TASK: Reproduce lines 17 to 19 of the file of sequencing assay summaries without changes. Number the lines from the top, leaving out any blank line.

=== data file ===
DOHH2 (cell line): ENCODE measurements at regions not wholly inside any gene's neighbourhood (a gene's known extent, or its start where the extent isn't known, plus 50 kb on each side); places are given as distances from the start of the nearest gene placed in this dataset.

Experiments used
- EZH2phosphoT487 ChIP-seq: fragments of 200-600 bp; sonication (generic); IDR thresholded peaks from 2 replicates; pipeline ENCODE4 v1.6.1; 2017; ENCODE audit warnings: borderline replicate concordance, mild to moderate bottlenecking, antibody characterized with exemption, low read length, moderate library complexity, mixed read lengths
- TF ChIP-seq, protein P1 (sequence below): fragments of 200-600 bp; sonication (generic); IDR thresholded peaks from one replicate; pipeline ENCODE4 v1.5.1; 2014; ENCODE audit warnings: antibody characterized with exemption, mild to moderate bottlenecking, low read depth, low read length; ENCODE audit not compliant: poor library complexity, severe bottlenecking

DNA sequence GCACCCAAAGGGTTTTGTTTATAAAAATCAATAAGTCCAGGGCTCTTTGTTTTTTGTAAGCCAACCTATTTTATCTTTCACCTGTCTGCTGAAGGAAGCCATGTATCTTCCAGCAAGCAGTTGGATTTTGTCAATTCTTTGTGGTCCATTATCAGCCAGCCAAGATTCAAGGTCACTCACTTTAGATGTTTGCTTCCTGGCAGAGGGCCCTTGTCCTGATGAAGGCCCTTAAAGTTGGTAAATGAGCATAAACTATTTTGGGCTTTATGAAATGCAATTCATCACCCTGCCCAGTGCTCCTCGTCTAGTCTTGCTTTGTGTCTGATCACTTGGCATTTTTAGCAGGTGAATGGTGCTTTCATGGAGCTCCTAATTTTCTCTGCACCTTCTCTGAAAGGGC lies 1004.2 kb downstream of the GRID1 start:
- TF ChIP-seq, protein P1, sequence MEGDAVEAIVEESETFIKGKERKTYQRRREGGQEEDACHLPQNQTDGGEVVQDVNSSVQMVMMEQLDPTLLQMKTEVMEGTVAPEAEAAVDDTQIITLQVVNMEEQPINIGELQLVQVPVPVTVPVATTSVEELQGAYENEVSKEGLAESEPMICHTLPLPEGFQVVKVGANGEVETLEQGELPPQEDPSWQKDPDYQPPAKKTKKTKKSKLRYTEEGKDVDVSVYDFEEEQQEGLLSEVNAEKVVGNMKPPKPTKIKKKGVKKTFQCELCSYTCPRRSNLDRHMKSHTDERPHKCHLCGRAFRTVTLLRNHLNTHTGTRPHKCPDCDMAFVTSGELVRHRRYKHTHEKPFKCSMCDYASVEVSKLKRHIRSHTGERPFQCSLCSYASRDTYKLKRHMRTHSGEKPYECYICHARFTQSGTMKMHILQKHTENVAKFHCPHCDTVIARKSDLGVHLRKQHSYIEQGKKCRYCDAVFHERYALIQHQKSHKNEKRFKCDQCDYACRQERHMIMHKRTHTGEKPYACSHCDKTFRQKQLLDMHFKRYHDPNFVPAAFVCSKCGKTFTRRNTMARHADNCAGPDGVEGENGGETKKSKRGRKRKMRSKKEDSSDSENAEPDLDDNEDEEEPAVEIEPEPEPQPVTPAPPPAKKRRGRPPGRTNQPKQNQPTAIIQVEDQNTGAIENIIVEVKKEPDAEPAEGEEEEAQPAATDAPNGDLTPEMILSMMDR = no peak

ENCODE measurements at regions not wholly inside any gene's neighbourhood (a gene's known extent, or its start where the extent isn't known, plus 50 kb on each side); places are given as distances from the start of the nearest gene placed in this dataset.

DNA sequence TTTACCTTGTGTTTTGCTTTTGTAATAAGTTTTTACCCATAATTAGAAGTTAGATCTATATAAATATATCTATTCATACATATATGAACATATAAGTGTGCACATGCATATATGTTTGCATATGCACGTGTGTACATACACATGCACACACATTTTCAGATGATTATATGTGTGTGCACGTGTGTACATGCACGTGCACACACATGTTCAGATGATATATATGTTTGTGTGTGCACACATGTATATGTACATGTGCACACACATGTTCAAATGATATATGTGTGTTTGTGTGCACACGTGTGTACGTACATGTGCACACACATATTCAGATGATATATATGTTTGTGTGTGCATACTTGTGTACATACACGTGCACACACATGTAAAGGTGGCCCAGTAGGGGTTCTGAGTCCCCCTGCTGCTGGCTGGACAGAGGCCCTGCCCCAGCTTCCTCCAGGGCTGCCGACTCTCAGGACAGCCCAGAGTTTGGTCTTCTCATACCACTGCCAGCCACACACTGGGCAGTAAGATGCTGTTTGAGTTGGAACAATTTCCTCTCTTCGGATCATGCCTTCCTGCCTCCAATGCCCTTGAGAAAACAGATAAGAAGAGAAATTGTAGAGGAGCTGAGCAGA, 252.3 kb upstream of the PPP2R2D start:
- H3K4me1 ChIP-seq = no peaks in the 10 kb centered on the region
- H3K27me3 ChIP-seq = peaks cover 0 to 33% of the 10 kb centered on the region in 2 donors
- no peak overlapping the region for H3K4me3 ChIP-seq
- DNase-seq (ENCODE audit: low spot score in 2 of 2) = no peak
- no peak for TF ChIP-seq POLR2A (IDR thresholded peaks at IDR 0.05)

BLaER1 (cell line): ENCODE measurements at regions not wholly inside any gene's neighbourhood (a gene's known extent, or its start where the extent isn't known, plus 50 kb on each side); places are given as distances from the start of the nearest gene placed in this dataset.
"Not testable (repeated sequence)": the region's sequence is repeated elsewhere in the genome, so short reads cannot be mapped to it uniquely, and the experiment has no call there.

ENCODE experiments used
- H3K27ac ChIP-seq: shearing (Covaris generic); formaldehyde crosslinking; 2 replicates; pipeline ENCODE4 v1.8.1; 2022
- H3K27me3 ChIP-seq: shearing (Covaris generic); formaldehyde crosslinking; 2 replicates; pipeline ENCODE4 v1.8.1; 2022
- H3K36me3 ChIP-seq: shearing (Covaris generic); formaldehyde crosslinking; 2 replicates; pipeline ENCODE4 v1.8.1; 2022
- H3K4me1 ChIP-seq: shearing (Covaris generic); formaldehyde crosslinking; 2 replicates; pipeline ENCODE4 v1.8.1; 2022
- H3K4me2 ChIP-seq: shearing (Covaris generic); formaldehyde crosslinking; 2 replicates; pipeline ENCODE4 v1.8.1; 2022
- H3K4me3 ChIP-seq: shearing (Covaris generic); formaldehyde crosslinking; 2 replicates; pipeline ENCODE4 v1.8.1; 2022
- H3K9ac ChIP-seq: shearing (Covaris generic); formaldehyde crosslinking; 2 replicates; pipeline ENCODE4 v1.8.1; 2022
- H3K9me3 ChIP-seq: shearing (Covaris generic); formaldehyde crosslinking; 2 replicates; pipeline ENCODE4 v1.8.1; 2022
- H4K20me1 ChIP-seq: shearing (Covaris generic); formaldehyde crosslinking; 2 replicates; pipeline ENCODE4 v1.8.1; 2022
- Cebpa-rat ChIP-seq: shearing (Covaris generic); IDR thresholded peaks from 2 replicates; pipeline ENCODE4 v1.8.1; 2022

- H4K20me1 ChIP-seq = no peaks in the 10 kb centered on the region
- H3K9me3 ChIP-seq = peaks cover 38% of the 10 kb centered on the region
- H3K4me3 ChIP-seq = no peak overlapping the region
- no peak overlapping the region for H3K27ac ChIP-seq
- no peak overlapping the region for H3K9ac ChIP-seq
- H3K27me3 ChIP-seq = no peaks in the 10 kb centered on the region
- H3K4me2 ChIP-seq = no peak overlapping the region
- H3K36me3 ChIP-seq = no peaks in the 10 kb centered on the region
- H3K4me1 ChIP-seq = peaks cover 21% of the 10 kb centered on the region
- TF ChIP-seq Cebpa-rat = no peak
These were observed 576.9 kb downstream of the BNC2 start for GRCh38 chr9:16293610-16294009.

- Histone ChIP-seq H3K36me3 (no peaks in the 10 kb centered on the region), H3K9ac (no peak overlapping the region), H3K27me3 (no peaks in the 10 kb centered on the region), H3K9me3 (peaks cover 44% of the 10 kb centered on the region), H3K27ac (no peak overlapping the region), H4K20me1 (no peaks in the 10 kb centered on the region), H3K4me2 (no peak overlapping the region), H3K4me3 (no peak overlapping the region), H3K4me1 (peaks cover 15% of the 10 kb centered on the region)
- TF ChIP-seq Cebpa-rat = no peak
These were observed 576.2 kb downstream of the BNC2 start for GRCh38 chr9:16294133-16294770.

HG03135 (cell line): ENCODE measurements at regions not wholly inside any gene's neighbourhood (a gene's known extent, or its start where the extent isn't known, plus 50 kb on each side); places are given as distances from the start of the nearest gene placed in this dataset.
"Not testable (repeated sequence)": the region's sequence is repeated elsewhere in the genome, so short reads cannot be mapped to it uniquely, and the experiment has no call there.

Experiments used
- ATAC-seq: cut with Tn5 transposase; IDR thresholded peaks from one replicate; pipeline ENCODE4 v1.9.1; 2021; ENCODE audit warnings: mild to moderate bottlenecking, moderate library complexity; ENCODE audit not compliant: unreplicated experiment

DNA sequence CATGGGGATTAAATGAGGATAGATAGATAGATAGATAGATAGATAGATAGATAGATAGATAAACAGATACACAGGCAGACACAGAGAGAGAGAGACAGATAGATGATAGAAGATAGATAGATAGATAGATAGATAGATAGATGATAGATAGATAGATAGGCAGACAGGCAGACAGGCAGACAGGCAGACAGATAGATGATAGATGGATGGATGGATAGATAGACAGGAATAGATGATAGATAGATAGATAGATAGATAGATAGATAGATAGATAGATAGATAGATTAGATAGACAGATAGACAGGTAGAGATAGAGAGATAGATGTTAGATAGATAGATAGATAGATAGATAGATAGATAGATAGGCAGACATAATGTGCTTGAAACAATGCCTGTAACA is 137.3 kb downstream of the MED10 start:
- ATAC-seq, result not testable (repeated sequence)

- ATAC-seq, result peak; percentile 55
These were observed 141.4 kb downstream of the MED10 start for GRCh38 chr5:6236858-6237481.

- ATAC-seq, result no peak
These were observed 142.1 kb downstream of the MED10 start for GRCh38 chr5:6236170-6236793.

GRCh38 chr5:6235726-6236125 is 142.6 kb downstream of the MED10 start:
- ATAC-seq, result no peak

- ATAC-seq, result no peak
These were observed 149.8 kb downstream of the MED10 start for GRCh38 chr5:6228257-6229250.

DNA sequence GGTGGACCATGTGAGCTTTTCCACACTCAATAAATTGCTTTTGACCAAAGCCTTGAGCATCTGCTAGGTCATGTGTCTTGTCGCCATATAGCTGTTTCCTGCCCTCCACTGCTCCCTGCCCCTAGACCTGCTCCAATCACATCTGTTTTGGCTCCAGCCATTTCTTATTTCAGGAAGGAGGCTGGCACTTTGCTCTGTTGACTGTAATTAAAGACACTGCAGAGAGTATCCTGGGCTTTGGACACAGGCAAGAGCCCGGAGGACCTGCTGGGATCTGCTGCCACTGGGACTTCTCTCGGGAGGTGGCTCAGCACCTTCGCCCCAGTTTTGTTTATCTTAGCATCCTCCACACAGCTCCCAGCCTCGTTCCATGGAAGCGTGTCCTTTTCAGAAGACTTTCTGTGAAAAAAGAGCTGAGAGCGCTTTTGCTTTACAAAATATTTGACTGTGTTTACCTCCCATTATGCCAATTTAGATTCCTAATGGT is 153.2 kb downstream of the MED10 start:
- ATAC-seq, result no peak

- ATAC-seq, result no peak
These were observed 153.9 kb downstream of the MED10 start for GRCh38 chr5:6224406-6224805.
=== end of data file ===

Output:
- H3K27ac ChIP-seq: shearing (Covaris generic); formaldehyde crosslinking; 2 replicates; pipeline ENCODE4 v1.8.1; 2022
- H3K27me3 ChIP-seq: shearing (Covaris generic); formaldehyde crosslinking; 2 replicates; pipeline ENCODE4 v1.8.1; 2022
- H3K36me3 ChIP-seq: shearing (Covaris generic); formaldehyde crosslinking; 2 replicates; pipeline ENCODE4 v1.8.1; 2022